You already know it’s good business to serve locally grown products at your restaurant. So pray that a bill currently working its way through the Louisiana legislature becomes law. It would give restaurant operators there a four percent rebate as an incentive to buy state-grown or harvested products. Why couldn’t other states follow suit?
Few industries hold as much sway over the workings of state governments as agriculture. Which helps explain why Louisiana State Sen. Fred Mills (R-St. Martinville) found such a ready reception when he introduced Senate Bill 81 in the Louisiana legislature earlier this year. The proposal would reward restaurant operators with a four percent rebate each time they purchased a food product grown or harvested in Louisiana. Funds for the payout would come from the promotion and marketing boards that represent the various agricultural specialties.
Here’s the official language that describes what the bill is intended to do: “Creates the Louisiana Buy Local Purchase Incentive Program to promote the consumption of Louisiana agricultural products by granting incentive payments to certain restaurant establishments for purchases of agricultural products.”
Senate Bill 81was approved by the Senate in mid-May by a 30-1 vote and has since passed the House Committee on Agriculture, Forestry Aquaculture and Rural Development by a 10-0 count. Presuming the bill passes a full vote in the Louisiana House of Representatives, it will be sent to Louisiana Gov. Bobby Jindal for his signature. Given the near-unanimous bipartisan support Senate Bill 81 has received so far, its passage seems like a lock.
Once it’s in effect, the new Louisiana Buy Local Purchase Incentive Program will operate under the aegis of the Louisiana Department of Agriculture and Forestry, where it will be administered and supervised by the Louisiana Agricultural Finance Authority. It will pay restaurant operators $1 for each $25 worth of Louisiana food products they purchase.
What are the “certain restaurant establishments” that will be eligible for reimbursement? The law is seemingly worded to exclude bars. Here are the requirements for restaurant participation:
- “Operates a place of business whose average monthly revenue from food and nonalcoholic beverages exceeds fifty percent of its total average monthly revenue from the sale of food, nonalcoholic beverages, and alcoholic beverages."
- “Serves food on all days of operation."
- “Maintains separate sales figures for alcoholic beverages."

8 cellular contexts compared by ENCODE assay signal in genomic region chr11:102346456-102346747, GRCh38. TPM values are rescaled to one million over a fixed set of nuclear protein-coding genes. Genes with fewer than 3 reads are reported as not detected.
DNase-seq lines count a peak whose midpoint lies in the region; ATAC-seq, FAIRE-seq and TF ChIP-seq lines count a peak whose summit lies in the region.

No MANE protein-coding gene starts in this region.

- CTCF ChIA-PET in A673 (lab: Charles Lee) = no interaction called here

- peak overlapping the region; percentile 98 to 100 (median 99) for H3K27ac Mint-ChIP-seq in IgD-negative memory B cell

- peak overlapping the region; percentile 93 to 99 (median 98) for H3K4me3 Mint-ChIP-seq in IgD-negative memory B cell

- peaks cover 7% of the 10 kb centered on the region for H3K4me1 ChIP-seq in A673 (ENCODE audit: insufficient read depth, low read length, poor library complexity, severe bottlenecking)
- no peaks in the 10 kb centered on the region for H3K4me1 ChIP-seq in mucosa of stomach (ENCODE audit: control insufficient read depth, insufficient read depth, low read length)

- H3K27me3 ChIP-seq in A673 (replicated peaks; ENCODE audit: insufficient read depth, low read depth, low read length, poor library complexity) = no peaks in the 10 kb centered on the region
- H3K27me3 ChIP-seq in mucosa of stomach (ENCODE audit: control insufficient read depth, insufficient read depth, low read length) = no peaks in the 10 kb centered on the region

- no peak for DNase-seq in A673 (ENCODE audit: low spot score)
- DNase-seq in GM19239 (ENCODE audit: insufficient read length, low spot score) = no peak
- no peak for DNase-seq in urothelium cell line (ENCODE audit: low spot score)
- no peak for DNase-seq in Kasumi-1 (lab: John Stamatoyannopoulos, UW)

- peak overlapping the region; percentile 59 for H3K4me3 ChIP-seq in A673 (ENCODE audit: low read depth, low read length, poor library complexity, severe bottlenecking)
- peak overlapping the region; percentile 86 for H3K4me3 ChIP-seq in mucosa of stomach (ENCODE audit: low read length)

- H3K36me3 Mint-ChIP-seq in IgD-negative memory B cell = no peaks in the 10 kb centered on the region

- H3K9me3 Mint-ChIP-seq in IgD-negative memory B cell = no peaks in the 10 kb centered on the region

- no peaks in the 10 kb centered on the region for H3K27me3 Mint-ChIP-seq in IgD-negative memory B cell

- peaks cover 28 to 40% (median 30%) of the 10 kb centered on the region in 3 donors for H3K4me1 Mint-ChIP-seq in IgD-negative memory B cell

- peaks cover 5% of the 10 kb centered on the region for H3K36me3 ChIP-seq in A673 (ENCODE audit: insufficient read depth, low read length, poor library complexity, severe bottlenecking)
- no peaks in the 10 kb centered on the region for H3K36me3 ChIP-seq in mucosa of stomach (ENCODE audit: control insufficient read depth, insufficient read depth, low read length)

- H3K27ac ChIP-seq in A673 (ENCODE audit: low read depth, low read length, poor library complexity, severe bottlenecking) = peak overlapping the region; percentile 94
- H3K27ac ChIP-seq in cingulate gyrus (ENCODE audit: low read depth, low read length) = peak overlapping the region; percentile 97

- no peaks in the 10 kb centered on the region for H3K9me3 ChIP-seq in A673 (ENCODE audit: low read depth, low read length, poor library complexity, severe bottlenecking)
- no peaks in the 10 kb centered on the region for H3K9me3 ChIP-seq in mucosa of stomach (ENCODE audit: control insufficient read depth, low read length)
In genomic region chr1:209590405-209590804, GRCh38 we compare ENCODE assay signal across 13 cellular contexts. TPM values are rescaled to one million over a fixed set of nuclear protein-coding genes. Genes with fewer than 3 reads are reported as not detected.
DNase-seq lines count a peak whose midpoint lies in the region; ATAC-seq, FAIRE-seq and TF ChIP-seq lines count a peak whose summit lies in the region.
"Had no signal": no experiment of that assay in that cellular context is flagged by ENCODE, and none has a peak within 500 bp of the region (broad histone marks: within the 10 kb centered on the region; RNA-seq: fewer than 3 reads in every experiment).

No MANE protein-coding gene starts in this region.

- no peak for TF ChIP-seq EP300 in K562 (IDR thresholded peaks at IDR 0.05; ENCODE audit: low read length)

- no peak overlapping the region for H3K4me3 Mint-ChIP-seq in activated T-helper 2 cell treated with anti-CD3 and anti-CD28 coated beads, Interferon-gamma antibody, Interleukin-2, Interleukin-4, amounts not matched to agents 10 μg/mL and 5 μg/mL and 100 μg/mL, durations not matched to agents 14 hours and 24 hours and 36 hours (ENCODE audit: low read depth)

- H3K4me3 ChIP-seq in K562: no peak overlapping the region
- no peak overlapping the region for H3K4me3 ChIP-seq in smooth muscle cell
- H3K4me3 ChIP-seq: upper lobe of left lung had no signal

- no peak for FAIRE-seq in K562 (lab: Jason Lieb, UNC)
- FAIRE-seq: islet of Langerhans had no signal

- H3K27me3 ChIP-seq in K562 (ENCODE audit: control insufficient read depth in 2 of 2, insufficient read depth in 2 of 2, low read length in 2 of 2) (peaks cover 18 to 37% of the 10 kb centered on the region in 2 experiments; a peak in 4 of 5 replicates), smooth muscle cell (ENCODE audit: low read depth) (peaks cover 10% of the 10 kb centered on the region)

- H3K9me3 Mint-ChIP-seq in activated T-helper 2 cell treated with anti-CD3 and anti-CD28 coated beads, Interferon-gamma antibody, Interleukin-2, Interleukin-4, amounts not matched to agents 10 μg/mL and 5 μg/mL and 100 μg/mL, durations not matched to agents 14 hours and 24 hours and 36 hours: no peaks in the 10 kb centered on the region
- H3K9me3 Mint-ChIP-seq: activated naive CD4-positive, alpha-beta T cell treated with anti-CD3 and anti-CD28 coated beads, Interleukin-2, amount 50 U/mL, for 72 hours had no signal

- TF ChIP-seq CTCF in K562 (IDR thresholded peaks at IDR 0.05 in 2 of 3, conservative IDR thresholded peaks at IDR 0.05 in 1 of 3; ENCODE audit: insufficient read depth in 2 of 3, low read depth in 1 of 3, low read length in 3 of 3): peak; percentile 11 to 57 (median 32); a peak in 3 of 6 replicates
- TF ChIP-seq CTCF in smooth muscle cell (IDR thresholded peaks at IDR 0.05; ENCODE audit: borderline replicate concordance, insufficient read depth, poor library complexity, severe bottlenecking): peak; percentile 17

- "Operates a fully equipped kitchen used for the preparation of uncooked foods for service and consumption of such foods on the premises."
- "Has a public habitable floor area of no less than five hundred square feet. This law does not apply to business locations that apply to or have been licensed to sell or serve alcoholic beverages prior to August 1, 2006, and have not discontinued the sale and service of such beverages for more than six months.”
In short, it looks like Louisiana restaurant operators are on the verge of getting a sizable cash incentive to do something most were already doing in the first place. The entire locavore movement has been about serving product sourced from your local area, helping small producers and family farmers make a living while theoretically giving customers fresher, more authentic food in the bargain. It was an argument that made sense for many operators in the first place; giving them a cash incentive for taking this approach should get most of the others on board.
What foods are included in the deal? "Louisiana agricultural products" means the following products produced in Louisiana: agronomic, aquacultural, floricultural, horticultural, silvicultural, and viticultural products, including but not limited to: plants,
crops, livestock, dairy products, and fruits; crawfish, catfish, other fish, shrimp, oysters, crabs, underutilized species, and any other seafood and freshwater food; and all meat and meat products including beef, veal, pork, mutton, poultry, and products made therefrom.”
Louisiana Senate Bill 81 seems to make sense for almost every constituency involved up and down the food chain. Which is why we’re hoping restaurant associations in other states get similar legislation started in their locales. The Louisiana Restaurant Association was involved in helping this bill move through the legislature, and we can see restaurant associations in other states following suit. We say just express an interest and your state’s powerful agricultural lobby will take it from there. Play this the right way and you could trim your restaurant’s food cost by the four percent.